Mr. Obama, as his party’s front-runner, leads the way when it comes to reckless economic proposals. He claims that he wants to “re-open” trade deals (which is code language for saying that he wants to raise trade barriers). He wants to “regulate the profits” of oil companies (can we say “raise taxes on oil companies?”). And he wants to raise taxes on “the rich.” But Obama doesn’t simply want to tax the earnings of “the rich.” It would appear that, ultimately, Obama intends to tax people on their capital - - as if this would really assist his agenda of stopping American businesses from “shipping jobs overseas.”
Mrs. Clinton has argued for her expansive child welfare policies, claiming that without them, America’s kids won’t be ready for the “global marketplace” of the future. Yet at the same time, she rails against economic globalization and claims that we can prevent it. As for small business ownership, Mrs. Clinton has vowed that in her administration, government contracts will be awarded more fairly to women-owned small businesses - - a great way to take a serious economic concern and reduce it down to gender politics.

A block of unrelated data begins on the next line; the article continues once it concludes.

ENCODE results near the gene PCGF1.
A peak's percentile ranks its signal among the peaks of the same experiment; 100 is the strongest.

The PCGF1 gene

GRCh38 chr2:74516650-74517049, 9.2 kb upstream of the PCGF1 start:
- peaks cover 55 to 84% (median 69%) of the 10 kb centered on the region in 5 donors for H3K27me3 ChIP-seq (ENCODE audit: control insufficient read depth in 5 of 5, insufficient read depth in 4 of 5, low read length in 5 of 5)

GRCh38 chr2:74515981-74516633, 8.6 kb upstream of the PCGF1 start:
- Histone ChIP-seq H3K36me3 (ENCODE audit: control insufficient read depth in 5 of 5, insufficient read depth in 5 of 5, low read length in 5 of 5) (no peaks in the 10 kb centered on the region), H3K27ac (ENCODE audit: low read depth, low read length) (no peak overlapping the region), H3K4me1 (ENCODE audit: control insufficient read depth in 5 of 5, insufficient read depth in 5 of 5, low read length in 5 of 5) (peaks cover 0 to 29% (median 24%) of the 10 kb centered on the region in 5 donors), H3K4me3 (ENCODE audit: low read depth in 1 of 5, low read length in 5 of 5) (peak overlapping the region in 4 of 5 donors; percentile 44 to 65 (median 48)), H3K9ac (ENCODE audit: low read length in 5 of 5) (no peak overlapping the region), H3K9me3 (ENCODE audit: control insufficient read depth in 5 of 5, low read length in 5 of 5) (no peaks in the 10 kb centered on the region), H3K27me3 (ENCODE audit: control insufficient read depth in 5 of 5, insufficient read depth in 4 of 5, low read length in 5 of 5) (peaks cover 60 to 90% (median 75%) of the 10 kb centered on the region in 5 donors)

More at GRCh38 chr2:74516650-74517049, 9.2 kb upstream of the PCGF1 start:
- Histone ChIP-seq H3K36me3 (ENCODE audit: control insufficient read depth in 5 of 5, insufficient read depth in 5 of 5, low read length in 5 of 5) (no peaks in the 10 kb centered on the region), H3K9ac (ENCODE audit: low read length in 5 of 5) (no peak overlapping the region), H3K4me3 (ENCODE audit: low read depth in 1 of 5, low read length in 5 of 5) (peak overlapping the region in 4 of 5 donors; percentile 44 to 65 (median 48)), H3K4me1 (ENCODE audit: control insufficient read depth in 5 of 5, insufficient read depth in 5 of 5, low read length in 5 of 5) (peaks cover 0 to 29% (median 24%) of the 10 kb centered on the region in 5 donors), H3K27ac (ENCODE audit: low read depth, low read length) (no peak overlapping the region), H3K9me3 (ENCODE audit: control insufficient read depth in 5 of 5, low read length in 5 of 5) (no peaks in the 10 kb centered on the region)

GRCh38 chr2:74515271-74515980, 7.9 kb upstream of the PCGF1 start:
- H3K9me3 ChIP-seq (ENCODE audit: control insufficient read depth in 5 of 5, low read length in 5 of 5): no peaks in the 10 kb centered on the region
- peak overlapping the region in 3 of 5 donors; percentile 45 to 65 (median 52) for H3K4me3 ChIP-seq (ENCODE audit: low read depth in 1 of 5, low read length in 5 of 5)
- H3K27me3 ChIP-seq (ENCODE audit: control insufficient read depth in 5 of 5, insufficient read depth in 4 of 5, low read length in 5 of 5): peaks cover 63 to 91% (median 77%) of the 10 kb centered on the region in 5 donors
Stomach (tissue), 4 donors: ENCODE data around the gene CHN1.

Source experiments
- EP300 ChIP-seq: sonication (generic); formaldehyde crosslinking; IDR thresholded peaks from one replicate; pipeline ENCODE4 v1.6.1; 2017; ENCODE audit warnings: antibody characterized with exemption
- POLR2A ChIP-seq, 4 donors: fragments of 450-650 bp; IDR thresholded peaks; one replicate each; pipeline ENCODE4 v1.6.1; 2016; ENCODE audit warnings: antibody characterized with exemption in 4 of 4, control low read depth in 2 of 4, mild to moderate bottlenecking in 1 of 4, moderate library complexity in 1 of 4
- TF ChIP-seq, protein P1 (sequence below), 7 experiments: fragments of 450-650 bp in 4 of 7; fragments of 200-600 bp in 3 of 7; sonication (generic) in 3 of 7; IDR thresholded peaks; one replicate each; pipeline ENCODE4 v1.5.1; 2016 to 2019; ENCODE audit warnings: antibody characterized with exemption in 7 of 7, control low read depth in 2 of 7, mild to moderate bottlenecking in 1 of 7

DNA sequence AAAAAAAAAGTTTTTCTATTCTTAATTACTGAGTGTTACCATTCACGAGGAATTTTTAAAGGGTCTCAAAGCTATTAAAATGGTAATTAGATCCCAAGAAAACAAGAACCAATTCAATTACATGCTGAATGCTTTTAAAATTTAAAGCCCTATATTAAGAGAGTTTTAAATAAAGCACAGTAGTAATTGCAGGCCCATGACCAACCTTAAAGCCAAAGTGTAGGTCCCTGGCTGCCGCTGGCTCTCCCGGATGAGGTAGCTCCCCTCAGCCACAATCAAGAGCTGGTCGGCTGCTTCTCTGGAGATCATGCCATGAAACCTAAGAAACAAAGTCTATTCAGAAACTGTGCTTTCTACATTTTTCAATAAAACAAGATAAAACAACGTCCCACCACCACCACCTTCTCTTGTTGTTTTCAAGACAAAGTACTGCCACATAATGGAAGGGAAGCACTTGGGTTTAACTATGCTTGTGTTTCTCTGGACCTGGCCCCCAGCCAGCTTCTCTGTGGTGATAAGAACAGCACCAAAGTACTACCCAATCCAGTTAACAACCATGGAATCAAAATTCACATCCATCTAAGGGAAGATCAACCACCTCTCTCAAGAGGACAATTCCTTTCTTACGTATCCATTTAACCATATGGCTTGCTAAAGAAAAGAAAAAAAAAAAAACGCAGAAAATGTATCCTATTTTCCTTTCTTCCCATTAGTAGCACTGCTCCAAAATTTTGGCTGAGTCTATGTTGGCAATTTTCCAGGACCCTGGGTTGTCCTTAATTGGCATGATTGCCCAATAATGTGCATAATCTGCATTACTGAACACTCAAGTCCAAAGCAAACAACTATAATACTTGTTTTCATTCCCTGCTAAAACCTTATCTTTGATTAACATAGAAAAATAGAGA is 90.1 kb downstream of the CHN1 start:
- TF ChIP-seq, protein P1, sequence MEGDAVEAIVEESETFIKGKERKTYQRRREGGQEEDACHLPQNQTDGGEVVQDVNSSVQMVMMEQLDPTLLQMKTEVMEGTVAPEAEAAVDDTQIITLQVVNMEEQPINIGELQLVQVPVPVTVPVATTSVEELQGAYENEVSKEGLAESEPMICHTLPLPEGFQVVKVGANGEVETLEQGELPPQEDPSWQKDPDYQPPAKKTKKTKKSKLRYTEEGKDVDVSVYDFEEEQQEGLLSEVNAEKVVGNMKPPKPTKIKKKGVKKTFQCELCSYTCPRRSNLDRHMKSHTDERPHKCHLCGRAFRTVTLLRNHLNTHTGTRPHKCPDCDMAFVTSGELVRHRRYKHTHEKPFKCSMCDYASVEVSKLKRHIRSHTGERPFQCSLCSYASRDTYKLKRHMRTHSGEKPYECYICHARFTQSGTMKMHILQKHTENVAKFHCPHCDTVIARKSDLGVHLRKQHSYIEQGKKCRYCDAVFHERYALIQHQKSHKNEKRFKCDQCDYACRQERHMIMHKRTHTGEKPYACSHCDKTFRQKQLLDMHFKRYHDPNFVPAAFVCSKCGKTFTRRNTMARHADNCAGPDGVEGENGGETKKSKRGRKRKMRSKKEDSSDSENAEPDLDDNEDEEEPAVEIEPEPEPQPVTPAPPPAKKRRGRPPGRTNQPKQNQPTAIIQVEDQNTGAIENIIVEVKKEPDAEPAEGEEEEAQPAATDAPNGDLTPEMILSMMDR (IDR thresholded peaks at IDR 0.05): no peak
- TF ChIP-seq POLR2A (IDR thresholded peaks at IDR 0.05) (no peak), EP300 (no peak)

Mr. Obama has, of course, made “change” a central theme of his campaign. After ignoring this theme for a time, Mrs. Clinton eventually got on the bandwagon and assured us that she is for “change,” as well.
But while both Democratic presidential candidates promise “change,” they speak as though it is actually possible to avoid the very “change” that is naturally and intrinsically a part of our free market economy.
Indeed, attempts from government to stave-off this kind of change have proven disastrous time and again. Will Americans remember this in November?
Austin Hill is an Author, Consultant, and Host of "Austin Hill's Big World of Small Business," a syndicated talk show about small business ownership and entrepreneurship. He is Co-Author of the new release "The Virtues Of Capitalism: A Moral Case For Free Markets." , Author of "White House Confidential: The Little Book Of Weird Presidential History," and a frequent guest host for Washington, DC's 105.9 WMAL Talk Radio.